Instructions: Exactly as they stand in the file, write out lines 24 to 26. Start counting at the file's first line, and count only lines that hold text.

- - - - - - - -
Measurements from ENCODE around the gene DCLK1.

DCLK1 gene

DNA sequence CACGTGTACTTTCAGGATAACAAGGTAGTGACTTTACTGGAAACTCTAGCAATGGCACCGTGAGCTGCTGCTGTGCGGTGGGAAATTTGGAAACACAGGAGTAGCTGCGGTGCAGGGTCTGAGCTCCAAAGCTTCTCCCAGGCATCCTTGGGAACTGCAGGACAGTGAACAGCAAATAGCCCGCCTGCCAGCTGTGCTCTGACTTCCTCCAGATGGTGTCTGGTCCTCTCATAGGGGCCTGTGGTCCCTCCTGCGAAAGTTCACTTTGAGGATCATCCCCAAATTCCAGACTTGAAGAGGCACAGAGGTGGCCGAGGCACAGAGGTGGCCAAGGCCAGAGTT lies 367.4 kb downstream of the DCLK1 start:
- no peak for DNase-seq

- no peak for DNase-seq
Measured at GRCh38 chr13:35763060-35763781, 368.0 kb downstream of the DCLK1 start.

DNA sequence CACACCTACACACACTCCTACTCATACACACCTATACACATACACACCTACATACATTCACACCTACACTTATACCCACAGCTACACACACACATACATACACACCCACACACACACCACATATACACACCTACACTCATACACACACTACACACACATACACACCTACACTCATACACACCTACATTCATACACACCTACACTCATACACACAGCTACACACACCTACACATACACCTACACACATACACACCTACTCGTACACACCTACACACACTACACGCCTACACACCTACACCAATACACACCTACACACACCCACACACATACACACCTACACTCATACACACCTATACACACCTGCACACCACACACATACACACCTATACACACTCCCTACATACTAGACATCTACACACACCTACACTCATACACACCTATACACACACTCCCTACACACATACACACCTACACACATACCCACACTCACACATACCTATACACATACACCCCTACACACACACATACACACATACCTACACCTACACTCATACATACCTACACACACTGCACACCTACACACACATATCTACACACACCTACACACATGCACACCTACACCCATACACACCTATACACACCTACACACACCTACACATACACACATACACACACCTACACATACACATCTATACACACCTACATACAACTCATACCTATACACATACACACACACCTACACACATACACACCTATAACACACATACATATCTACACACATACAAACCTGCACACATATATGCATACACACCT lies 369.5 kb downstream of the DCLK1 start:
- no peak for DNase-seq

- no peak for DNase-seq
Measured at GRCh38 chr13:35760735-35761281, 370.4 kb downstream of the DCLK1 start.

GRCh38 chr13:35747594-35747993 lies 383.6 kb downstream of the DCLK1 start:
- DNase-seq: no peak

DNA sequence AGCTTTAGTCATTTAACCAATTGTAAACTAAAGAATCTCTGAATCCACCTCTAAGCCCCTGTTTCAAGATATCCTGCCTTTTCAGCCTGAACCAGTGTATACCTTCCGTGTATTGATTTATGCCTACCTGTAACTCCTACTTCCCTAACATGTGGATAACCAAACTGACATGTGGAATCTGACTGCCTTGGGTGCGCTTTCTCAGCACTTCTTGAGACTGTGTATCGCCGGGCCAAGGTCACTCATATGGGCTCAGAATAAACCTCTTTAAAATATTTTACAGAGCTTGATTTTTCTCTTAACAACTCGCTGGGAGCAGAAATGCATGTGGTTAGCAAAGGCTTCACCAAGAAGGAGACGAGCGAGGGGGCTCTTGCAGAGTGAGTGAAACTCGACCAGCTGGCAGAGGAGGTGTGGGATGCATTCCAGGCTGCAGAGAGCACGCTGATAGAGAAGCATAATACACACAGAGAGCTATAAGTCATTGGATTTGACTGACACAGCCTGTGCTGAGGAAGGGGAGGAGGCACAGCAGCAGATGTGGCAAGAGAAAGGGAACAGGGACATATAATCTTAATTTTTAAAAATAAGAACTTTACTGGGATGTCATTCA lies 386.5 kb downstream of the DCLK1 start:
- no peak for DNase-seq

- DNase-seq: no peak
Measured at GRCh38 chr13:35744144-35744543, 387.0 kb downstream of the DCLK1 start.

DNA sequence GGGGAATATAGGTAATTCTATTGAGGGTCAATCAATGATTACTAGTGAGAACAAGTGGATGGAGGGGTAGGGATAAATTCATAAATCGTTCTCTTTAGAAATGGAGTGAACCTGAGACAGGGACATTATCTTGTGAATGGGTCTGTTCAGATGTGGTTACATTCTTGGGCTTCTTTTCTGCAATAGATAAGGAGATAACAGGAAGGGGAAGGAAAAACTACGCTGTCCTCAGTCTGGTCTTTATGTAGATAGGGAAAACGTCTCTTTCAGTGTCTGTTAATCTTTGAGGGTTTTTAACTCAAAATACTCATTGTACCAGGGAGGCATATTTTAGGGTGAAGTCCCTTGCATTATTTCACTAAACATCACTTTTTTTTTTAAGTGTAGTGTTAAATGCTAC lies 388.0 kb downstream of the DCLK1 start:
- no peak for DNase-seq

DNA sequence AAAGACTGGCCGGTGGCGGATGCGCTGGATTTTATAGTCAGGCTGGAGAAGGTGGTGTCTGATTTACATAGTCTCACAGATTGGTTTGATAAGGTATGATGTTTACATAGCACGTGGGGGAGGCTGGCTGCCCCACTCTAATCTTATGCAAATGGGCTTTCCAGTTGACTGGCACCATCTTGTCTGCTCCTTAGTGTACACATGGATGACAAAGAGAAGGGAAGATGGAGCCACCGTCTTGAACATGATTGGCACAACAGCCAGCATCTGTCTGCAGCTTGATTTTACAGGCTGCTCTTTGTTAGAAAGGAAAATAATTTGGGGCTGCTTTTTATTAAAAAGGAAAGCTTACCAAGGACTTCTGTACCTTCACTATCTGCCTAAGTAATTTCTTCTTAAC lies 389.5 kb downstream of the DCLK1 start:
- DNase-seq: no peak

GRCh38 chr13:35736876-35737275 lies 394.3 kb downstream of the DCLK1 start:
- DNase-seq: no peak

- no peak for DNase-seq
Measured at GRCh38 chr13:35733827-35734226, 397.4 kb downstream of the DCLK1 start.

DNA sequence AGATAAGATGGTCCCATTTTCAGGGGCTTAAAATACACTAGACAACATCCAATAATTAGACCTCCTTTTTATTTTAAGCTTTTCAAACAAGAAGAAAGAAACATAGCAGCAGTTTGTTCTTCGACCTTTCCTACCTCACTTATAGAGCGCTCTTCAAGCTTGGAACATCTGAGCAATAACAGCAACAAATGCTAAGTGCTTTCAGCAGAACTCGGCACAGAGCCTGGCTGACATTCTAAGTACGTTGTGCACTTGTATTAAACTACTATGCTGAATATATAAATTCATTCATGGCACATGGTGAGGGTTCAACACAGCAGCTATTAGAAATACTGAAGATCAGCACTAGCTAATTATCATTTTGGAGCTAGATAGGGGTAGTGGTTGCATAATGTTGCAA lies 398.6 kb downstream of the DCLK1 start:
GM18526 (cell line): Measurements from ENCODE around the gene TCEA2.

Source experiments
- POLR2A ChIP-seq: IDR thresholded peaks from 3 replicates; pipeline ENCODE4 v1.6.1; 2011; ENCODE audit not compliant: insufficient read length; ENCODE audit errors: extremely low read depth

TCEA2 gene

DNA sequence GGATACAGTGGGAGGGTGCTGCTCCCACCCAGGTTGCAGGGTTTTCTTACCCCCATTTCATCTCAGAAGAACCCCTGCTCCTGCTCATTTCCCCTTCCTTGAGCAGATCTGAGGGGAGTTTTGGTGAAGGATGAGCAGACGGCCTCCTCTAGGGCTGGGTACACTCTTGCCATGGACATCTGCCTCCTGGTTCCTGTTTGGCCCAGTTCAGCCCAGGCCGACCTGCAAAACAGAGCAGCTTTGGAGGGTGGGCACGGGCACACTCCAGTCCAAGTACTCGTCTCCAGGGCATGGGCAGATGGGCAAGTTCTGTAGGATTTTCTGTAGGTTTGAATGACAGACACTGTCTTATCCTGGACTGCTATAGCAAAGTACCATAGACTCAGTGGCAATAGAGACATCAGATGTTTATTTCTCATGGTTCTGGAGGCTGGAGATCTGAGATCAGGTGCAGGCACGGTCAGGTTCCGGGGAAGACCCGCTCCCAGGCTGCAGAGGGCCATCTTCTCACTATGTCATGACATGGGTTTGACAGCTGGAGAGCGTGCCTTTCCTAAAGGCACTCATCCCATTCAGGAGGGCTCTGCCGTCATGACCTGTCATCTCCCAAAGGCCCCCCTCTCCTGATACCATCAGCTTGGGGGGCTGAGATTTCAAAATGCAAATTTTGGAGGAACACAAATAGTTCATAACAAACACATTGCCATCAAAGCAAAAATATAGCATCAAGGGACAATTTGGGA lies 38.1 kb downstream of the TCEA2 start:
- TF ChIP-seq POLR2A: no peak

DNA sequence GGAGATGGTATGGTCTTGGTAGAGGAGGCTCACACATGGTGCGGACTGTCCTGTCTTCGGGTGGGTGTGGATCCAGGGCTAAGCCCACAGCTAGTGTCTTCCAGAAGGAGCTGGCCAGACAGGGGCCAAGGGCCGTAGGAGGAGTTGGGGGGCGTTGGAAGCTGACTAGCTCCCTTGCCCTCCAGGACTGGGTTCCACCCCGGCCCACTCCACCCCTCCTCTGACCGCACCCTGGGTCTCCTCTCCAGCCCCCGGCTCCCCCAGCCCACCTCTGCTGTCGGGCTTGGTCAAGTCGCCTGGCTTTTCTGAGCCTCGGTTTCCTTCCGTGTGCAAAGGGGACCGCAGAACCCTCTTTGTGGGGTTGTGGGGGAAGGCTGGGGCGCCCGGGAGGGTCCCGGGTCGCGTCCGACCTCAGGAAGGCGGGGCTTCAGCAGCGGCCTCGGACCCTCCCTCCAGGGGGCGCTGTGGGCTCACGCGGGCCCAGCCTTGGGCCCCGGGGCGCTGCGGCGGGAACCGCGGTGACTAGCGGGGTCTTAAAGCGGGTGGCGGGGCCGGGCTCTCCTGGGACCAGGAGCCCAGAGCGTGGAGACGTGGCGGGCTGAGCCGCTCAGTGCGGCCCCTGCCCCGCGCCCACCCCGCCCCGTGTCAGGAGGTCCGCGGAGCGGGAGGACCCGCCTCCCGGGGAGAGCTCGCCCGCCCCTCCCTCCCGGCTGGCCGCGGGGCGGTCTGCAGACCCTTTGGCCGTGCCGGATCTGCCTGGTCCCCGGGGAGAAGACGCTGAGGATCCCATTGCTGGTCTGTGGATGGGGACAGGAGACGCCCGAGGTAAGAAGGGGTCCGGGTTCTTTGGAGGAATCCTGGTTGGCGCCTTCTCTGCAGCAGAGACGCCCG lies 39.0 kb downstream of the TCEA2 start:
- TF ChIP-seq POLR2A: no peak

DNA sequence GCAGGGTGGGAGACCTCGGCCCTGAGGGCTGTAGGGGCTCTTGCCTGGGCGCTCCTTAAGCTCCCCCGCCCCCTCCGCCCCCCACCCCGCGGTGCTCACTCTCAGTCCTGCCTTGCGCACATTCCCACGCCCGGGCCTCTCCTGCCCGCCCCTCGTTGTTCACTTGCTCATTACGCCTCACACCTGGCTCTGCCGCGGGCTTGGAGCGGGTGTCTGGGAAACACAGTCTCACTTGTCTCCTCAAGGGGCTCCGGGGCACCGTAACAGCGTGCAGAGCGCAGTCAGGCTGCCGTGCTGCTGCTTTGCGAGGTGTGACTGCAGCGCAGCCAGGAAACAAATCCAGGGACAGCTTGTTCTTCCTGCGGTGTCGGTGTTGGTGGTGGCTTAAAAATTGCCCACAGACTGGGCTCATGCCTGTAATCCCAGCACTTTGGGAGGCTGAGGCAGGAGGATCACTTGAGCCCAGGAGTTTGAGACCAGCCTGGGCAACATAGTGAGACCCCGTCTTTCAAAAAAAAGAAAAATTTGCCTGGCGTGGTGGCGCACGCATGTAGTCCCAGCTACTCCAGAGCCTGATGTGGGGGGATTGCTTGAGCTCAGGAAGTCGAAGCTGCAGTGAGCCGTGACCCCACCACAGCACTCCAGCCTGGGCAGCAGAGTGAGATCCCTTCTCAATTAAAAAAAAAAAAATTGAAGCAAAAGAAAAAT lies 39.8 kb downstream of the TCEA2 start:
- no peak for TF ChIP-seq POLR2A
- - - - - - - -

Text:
Measured at GRCh38 chr13:35733827-35734226, 397.4 kb downstream of the DCLK1 start.

DNA sequence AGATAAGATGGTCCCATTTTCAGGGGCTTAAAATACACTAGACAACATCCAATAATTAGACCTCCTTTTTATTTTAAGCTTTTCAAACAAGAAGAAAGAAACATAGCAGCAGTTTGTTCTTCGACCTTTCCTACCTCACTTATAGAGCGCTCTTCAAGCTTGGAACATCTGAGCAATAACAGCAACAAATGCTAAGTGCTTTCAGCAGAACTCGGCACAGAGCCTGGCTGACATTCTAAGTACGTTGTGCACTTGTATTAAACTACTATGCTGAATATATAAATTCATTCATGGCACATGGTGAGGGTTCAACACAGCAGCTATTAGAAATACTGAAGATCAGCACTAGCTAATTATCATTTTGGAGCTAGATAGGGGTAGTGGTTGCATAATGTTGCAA lies 398.6 kb downstream of the DCLK1 start:
GM18526 (cell line): Measurements from ENCODE around the gene TCEA2.